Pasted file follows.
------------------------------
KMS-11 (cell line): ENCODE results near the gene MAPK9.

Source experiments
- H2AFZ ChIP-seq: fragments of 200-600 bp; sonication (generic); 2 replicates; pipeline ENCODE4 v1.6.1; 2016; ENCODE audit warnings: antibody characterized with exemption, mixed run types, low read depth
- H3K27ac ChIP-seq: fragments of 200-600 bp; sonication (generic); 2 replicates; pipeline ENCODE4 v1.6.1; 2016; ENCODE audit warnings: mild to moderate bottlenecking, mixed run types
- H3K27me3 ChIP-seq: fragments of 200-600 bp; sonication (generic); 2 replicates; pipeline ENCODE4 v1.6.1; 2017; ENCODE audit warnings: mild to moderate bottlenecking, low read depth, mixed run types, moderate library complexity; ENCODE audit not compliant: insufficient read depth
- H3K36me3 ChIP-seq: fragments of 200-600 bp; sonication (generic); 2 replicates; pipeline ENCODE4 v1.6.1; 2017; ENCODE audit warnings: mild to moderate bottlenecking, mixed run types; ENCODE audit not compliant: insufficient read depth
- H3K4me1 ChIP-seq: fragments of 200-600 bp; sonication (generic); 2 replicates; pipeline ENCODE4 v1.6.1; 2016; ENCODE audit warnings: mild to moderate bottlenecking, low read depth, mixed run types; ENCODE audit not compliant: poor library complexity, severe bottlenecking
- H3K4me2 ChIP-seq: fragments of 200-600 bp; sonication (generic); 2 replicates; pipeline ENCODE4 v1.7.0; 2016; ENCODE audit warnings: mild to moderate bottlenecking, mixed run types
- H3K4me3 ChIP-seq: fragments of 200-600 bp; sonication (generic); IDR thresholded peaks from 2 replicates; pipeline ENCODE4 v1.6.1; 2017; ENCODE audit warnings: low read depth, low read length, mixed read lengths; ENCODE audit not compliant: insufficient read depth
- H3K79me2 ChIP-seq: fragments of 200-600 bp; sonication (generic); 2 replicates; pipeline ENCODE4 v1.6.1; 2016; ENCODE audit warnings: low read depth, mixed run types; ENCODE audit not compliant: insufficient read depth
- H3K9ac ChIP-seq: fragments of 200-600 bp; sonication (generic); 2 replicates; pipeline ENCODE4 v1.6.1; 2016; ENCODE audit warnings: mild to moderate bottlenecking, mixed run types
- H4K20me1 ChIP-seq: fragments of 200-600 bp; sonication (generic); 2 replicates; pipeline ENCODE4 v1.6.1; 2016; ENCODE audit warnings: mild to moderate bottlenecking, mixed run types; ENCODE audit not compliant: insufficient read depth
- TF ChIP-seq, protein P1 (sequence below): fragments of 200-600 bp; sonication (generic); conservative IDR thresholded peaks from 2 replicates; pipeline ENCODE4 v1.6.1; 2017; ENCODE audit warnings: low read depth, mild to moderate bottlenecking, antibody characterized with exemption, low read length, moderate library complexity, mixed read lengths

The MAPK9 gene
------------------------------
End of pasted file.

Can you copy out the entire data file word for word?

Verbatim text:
KMS-11 (cell line): ENCODE results near the gene MAPK9.

Source experiments
- H2AFZ ChIP-seq: fragments of 200-600 bp; sonication (generic); 2 replicates; pipeline ENCODE4 v1.6.1; 2016; ENCODE audit warnings: antibody characterized with exemption, mixed run types, low read depth
- H3K27ac ChIP-seq: fragments of 200-600 bp; sonication (generic); 2 replicates; pipeline ENCODE4 v1.6.1; 2016; ENCODE audit warnings: mild to moderate bottlenecking, mixed run types
- H3K27me3 ChIP-seq: fragments of 200-600 bp; sonication (generic); 2 replicates; pipeline ENCODE4 v1.6.1; 2017; ENCODE audit warnings: mild to moderate bottlenecking, low read depth, mixed run types, moderate library complexity; ENCODE audit not compliant: insufficient read depth
- H3K36me3 ChIP-seq: fragments of 200-600 bp; sonication (generic); 2 replicates; pipeline ENCODE4 v1.6.1; 2017; ENCODE audit warnings: mild to moderate bottlenecking, mixed run types; ENCODE audit not compliant: insufficient read depth
- H3K4me1 ChIP-seq: fragments of 200-600 bp; sonication (generic); 2 replicates; pipeline ENCODE4 v1.6.1; 2016; ENCODE audit warnings: mild to moderate bottlenecking, low read depth, mixed run types; ENCODE audit not compliant: poor library complexity, severe bottlenecking
- H3K4me2 ChIP-seq: fragments of 200-600 bp; sonication (generic); 2 replicates; pipeline ENCODE4 v1.7.0; 2016; ENCODE audit warnings: mild to moderate bottlenecking, mixed run types
- H3K4me3 ChIP-seq: fragments of 200-600 bp; sonication (generic); IDR thresholded peaks from 2 replicates; pipeline ENCODE4 v1.6.1; 2017; ENCODE audit warnings: low read depth, low read length, mixed read lengths; ENCODE audit not compliant: insufficient read depth
- H3K79me2 ChIP-seq: fragments of 200-600 bp; sonication (generic); 2 replicates; pipeline ENCODE4 v1.6.1; 2016; ENCODE audit warnings: low read depth, mixed run types; ENCODE audit not compliant: insufficient read depth
- H3K9ac ChIP-seq: fragments of 200-600 bp; sonication (generic); 2 replicates; pipeline ENCODE4 v1.6.1; 2016; ENCODE audit warnings: mild to moderate bottlenecking, mixed run types
- H4K20me1 ChIP-seq: fragments of 200-600 bp; sonication (generic); 2 replicates; pipeline ENCODE4 v1.6.1; 2016; ENCODE audit warnings: mild to moderate bottlenecking, mixed run types; ENCODE audit not compliant: insufficient read depth
- TF ChIP-seq, protein P1 (sequence below): fragments of 200-600 bp; sonication (generic); conservative IDR thresholded peaks from 2 replicates; pipeline ENCODE4 v1.6.1; 2017; ENCODE audit warnings: low read depth, mild to moderate bottlenecking, antibody characterized with exemption, low read length, moderate library complexity, mixed read lengths

The MAPK9 gene